I grew up going to church. Even on family vacations my parents would try to find a local church to attend. During one of our week-long road-trips to see and appreciate the expanse of land known as AMERICA my father found a small countryside chapel. The pastor was the only one there, and my father explained in his choppy but not broken English that we were on vacation and couldn’t be at our home church. Could we pray and sing a hymn or two as a family here in these pews? I seem to remember the pastor joining us for the singing…

When Peter and I were in the painful process of leaving our home church of 10+ years, we did what we Christians call “church-shopping” which for me is a lot like bathing suit shopping – something I feel I must do but cringe at my self-loathing, over-critical, never-satisfied self. We church-shopped because we couldn’t imagine not going to church because that is what we were supposed to do, expected to do and wanted to do. We felt lost without that Sunday morning anchor, but somewhere along the line we gave ourselves permission to take a break and worship God together as a family by going to experience the Doctors Without Borders exhibit, by taking Sunday to prepare our vegetable garden, by meeting the neighbors and sharing a meal with them.

And then we “found” a church. And on this sunny Sunday, my youngest son is asking, “Can we take a break?”

So for those of you who are Christians, do you go to church? Why or why not? Do any of you practice the Sabbath? If so how?

My American Name? My Married Name? My name.

A North Texas legislator suggested voter identification issues for Asian-descent voters could be simplified if they changed their names. You know, change their crazy Asian names into American names.

My American name is Kathy Khang. My parents gave me “Kathy” (just “Kathy”, not “Katherine” or “Kathleen”, and not “Kate” unless you happened to be my high school homecoming date who was the only one to ever call me “Kate”) because the “k” sound similar enough to the first sound of my Korean name – KyoungAh. They simplified my name when we immigrated because they figured that was one elementary/junior high/high school torment they could save me from. The whole “go back to where you came from” was beyond a name change.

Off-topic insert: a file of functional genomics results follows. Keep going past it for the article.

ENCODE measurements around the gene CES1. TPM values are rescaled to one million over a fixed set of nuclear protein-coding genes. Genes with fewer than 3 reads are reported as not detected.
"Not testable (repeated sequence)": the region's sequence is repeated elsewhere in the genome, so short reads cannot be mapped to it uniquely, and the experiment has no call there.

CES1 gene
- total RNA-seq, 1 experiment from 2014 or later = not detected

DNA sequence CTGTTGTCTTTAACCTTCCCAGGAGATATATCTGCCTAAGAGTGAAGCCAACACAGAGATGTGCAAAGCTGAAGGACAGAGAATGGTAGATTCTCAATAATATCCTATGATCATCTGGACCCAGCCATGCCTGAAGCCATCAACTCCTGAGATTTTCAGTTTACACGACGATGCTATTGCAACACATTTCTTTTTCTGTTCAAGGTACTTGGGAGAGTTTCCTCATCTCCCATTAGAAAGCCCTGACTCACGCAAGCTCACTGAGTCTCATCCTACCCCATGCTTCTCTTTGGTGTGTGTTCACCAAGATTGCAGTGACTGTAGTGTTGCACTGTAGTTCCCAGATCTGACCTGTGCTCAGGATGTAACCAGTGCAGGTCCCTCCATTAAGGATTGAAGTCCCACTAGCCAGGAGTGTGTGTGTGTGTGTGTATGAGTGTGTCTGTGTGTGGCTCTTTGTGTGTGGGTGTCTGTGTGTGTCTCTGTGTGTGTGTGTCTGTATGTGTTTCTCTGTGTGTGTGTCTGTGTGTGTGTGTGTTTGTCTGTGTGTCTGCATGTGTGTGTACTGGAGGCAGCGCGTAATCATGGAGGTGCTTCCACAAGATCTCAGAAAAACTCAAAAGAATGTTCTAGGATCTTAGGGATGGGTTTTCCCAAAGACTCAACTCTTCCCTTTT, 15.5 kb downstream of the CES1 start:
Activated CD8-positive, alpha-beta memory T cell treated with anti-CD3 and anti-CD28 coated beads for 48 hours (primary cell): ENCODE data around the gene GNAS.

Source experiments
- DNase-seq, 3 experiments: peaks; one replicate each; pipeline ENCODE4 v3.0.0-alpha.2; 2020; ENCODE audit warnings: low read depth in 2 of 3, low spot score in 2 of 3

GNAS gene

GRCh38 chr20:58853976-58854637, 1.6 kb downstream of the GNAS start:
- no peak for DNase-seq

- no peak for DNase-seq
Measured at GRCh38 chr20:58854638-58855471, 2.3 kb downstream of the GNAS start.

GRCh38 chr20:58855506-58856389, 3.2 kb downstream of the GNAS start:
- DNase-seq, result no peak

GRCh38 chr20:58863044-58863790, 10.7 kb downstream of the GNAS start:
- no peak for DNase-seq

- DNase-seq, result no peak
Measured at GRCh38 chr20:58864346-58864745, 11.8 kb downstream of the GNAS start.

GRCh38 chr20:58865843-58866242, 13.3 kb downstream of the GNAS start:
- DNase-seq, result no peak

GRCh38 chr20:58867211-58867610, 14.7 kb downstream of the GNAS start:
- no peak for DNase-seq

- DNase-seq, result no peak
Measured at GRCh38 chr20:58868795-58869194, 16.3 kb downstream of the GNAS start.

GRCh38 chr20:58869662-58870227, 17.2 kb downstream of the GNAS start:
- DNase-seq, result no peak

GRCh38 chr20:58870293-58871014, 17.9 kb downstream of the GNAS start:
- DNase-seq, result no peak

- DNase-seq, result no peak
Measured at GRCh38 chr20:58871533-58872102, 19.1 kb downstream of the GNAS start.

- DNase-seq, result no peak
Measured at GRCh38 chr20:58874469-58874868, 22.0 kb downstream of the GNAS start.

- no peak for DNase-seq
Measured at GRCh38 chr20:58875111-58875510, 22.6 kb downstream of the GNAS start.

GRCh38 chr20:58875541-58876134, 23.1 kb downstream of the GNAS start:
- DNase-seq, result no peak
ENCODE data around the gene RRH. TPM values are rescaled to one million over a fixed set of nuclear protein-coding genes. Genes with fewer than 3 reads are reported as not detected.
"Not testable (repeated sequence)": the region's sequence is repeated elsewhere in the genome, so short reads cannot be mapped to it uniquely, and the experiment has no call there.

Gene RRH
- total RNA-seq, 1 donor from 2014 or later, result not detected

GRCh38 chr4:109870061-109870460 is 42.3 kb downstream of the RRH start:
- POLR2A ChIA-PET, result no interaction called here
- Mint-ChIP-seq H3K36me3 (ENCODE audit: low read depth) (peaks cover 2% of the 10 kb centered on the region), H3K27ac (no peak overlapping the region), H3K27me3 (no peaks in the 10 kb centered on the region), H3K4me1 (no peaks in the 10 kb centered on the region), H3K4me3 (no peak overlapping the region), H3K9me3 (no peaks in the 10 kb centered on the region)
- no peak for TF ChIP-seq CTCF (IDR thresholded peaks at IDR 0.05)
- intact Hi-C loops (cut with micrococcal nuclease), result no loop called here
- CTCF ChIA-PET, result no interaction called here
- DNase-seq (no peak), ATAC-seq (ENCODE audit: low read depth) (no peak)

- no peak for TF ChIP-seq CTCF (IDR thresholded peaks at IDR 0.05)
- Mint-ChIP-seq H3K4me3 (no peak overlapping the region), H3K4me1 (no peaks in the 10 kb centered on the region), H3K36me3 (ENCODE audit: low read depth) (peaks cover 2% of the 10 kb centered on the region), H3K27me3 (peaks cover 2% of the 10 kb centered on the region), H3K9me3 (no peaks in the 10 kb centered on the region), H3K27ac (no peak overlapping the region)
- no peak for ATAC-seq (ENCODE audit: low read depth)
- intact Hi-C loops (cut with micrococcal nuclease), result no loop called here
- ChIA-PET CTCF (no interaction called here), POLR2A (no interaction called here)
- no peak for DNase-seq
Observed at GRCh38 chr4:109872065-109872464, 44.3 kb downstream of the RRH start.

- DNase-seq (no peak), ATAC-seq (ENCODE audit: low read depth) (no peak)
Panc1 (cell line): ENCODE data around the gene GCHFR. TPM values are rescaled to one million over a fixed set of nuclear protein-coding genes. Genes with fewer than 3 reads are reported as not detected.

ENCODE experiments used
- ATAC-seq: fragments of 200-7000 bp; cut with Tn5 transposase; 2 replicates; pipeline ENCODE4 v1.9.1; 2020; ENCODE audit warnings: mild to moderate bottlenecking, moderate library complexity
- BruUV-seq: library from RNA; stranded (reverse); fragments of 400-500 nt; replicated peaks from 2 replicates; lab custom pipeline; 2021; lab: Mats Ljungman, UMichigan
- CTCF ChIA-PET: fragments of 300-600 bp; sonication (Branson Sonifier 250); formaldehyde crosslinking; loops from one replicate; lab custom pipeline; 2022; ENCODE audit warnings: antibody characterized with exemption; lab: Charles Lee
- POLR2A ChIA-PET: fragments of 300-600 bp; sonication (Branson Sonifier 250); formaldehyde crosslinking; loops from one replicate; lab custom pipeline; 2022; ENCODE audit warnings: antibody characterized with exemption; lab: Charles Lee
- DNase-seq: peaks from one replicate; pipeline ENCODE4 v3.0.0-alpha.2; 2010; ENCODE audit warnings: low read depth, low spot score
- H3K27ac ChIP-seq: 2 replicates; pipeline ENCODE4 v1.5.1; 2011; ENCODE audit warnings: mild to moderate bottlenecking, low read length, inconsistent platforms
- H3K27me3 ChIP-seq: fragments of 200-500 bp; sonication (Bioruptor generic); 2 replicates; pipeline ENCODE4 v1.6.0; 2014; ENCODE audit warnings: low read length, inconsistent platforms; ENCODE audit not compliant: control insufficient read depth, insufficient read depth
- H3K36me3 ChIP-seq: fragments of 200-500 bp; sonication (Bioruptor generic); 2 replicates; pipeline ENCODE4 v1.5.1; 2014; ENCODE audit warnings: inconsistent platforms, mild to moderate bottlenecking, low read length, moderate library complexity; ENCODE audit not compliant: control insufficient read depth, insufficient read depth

My parents also took on “American” names. Sort of. My mom became “Helen” and my dad just took “Shin” (the first syllable of his Korean name)  when they bought a drycleaning business. Customers would come in and chat with “Helen” and “Shin”, but when they sold the store it became awkward to introduce my parents to anyone as “Helen” and “Shin”. In my world, adults didn’t have first names, and in my world as an Asian American I would never fully be an adult so long as my parents were around.

Many immigrant families also changed their names and made them more “American” by changing the order of their names. In Korean culture, your full name starts with your surname – identifying first your family line and then your individual name (which also carries a generational marker, historically if you are male). My male cousins all “Suk” as the second syllable to their name. Clearly, you can see why they might have wanted to changed their names had they immigrated to America.

I am not surprised at this politician’s suggestion. In her mind and personal experience it really may be that simple. Change your name and be an American who won’t get questioned when you want to vote. Right.

But I am a bit surprised at how this conversation so far is limited to race. I’ve blogged about this before. While it is becoming more and more prevalent, it is still generally assumed that the woman will change her name upon marriage. If anything, being progressive means asking the bride-to-be, “What are you planning on doing about your last name?” Rarely is it assumed that the woman would keep her name (unless you have a friend, and you just know she’s going to keep her name).

When I got married, the assumption was that I would change my last name and take my husband’s last name. I got all sorts of questions:

  • Don’t you want everyone to know you are married to your husband? Yes, what does my name have to do with it?
  • Don’t you want to be known as a married couple? Yes, but again what does my name have to do with it? I also want to be known as an individual who had a life that mattered to God before I got married.
  • Peter is going to let you do that? Is it Peter’s decision alone?
  • What will your family think? Actually, my parents were honored.
  • What will your inlaws think? At the time I didn’t stop to ask.
  • Don’t you think it will be confusing when you have children? Confusing for whom? Are you worried the children will be confused or others will be confused?
  • What will people call you? They will call me by my name.
  • Isn’t it just easier to change your name? Actually, from what I hear, no. There’s no paperwork involved in keeping my name.

Almost 16 years later I am still explaining the name thing, with less bite. The kids all have my name as part of their name. B, C & E go by what the Texas Rep. Betty Brown would call their “American” names, but they also have their “Korean” name, followed by my last name and then their “real” last name (my husband’s last name). I tinkered with the idea of pushing that the kids would have my last name, but when you’re struggling through months of nausea and exhaustion some things ceased to be critical. In the end, they each know their names and the significance and story behind why we chose B, C & E. They know why their grandfather chose their Korean names, why we wanted them to have Korean names and the meaning behind each syllable. They know why my last name is a part of their name, and they know that even though I have a different last name I am their mommy who knows them and loves them and is part of their family.